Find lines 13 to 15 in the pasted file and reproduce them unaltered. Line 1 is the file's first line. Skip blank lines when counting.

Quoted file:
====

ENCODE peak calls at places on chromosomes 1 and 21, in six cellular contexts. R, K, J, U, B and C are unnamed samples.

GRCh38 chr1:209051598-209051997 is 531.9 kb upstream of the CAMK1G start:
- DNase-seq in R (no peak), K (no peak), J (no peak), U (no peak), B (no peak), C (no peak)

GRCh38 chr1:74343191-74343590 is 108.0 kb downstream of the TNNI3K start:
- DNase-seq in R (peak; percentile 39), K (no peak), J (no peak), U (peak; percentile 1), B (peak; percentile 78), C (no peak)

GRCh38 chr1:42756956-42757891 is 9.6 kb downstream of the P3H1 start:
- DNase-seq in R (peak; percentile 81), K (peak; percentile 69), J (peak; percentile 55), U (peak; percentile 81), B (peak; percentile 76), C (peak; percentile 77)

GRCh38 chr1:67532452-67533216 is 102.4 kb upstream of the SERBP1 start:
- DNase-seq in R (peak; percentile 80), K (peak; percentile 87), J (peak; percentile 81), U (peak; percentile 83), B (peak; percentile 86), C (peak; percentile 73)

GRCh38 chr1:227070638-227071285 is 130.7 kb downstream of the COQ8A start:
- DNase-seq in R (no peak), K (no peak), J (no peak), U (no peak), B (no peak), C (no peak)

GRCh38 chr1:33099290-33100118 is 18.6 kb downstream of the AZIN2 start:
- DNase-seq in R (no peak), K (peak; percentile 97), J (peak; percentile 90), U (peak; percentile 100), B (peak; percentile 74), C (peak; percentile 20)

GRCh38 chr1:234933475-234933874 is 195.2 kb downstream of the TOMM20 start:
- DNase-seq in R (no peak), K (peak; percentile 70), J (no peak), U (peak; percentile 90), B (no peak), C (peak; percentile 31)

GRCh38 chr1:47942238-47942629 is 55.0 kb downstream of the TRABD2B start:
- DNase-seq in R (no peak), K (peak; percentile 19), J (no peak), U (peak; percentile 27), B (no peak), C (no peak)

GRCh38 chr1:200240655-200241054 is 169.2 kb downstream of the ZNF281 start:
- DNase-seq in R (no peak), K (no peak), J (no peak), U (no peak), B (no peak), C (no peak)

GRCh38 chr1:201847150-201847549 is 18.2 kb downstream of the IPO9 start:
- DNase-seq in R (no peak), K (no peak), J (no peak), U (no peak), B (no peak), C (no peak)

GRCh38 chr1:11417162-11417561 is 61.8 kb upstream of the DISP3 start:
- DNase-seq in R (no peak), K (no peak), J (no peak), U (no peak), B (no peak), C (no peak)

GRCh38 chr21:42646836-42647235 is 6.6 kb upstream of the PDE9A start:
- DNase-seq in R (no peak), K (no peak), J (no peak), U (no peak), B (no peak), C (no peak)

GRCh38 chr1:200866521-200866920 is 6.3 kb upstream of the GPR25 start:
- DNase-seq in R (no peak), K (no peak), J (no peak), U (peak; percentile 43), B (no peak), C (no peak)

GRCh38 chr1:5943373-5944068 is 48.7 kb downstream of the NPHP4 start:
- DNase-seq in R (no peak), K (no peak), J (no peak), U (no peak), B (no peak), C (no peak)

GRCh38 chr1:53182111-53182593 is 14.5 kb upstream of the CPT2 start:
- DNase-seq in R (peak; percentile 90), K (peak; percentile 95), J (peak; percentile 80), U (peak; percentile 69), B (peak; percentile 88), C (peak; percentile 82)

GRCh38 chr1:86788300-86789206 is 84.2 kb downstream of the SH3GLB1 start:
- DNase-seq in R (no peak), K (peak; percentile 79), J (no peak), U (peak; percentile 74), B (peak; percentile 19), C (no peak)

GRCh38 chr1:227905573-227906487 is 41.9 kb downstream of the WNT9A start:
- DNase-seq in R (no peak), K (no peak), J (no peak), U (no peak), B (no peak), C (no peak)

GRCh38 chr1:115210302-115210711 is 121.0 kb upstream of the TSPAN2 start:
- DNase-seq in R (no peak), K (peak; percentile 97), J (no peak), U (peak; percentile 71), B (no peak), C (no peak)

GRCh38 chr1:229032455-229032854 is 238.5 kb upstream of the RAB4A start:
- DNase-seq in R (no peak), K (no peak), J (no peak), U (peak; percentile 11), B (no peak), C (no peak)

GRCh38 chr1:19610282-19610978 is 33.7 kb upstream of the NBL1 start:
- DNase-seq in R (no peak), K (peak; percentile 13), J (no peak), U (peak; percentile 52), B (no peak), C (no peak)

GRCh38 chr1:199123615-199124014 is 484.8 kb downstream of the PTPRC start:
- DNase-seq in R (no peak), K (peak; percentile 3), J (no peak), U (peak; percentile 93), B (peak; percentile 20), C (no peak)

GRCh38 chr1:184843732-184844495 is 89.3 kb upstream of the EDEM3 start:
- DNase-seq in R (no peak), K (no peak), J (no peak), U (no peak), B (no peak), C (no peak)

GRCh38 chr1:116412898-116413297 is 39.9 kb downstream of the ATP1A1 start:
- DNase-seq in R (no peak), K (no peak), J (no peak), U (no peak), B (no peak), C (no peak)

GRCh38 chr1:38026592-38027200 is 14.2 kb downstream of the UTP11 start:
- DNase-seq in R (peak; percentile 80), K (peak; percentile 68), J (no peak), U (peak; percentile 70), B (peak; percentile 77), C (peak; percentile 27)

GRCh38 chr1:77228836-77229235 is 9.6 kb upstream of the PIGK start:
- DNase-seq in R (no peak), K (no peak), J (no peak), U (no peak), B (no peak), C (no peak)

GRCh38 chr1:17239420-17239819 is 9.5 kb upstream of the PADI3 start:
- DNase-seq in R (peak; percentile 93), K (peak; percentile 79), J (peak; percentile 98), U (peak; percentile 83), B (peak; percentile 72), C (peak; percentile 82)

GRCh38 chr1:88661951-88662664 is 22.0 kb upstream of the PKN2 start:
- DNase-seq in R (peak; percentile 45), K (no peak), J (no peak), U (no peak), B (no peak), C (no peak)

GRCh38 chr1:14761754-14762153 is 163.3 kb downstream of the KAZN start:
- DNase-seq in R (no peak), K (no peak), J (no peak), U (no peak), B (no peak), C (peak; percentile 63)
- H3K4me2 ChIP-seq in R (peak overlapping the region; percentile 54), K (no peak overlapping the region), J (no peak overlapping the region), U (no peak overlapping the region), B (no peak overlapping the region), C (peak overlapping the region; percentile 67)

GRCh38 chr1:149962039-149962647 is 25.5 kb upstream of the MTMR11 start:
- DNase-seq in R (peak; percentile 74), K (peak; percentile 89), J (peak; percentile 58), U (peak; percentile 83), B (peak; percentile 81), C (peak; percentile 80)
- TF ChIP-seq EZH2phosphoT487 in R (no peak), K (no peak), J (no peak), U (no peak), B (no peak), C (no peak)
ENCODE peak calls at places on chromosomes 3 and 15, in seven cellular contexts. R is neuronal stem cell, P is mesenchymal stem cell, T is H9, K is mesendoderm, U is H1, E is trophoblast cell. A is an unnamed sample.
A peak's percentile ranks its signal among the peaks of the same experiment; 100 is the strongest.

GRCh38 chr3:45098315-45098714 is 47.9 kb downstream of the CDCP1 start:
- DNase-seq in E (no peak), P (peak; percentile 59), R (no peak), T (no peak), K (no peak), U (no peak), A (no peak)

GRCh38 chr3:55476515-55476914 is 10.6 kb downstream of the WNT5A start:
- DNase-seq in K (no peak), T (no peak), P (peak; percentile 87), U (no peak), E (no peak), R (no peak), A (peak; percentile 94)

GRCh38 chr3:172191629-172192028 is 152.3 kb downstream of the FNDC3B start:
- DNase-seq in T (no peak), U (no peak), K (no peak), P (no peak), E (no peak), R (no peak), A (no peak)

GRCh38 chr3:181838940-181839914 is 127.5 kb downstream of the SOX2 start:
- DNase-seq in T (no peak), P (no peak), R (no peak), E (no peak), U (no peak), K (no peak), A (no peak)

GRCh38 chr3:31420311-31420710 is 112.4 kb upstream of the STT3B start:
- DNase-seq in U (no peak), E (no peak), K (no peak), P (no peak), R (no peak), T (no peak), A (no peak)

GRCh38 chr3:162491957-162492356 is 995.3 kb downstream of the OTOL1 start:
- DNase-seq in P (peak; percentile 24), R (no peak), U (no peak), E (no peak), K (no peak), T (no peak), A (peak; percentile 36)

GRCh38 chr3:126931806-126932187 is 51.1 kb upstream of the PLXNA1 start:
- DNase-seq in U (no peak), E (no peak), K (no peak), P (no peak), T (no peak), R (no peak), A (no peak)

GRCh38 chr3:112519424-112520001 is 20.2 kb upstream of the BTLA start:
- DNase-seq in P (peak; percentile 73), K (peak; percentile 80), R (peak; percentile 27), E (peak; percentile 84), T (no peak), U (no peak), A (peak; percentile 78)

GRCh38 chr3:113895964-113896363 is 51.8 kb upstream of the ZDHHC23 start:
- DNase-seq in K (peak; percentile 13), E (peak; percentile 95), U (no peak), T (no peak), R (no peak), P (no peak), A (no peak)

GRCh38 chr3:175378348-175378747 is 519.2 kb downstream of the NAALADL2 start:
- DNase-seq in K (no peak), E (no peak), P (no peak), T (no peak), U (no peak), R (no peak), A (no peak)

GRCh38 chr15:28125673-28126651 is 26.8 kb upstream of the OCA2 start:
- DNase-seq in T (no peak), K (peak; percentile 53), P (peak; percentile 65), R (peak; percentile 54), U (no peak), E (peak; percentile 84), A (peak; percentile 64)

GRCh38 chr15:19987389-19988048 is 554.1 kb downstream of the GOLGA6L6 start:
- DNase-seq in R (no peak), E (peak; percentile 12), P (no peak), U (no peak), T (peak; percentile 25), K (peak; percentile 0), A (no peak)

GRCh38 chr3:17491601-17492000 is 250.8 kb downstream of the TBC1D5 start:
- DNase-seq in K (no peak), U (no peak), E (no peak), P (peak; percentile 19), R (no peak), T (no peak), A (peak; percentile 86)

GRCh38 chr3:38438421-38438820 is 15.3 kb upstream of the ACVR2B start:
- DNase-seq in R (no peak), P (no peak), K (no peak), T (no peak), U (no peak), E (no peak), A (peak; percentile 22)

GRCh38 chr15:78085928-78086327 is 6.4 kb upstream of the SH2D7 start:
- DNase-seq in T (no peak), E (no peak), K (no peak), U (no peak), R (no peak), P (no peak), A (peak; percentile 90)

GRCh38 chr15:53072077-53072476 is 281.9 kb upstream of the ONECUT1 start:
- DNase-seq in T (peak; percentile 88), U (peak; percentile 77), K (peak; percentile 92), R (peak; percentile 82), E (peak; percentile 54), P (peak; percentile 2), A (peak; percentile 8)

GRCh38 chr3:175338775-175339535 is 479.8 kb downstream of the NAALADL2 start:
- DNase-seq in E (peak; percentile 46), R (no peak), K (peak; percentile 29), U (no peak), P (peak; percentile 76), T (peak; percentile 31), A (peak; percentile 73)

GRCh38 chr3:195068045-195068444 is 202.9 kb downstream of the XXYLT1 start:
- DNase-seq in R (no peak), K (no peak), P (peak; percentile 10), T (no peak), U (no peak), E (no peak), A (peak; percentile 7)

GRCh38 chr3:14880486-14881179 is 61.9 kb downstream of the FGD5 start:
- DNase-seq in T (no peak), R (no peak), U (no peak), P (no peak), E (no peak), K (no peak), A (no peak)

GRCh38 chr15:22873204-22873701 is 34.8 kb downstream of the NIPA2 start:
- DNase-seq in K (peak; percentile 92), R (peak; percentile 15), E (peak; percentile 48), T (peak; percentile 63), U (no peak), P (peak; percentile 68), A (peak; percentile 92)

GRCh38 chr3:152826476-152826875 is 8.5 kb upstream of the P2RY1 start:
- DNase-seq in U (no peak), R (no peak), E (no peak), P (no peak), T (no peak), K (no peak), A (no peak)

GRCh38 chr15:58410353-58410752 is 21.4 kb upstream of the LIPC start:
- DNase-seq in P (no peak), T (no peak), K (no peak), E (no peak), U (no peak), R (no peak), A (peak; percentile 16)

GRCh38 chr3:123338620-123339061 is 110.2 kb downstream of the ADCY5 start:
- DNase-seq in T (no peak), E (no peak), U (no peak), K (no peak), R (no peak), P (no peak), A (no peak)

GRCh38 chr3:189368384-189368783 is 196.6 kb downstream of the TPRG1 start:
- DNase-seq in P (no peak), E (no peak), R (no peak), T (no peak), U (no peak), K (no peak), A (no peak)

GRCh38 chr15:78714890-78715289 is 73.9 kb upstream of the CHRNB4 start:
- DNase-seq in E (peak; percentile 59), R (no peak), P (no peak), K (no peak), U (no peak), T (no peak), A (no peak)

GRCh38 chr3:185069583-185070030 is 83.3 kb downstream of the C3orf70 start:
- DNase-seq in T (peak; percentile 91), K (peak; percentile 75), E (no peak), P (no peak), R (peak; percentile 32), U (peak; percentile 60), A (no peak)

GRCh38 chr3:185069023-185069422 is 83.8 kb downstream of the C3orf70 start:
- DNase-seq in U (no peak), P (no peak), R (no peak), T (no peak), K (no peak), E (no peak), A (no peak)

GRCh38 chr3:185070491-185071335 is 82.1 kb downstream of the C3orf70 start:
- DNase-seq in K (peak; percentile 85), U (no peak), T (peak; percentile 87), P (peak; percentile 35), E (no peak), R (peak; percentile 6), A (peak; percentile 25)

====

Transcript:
- DNase-seq in R (no peak), K (peak; percentile 97), J (peak; percentile 90), U (peak; percentile 100), B (peak; percentile 74), C (peak; percentile 20)

GRCh38 chr1:234933475-234933874 is 195.2 kb downstream of the TOMM20 start:
- DNase-seq in R (no peak), K (peak; percentile 70), J (no peak), U (peak; percentile 90), B (no peak), C (peak; percentile 31)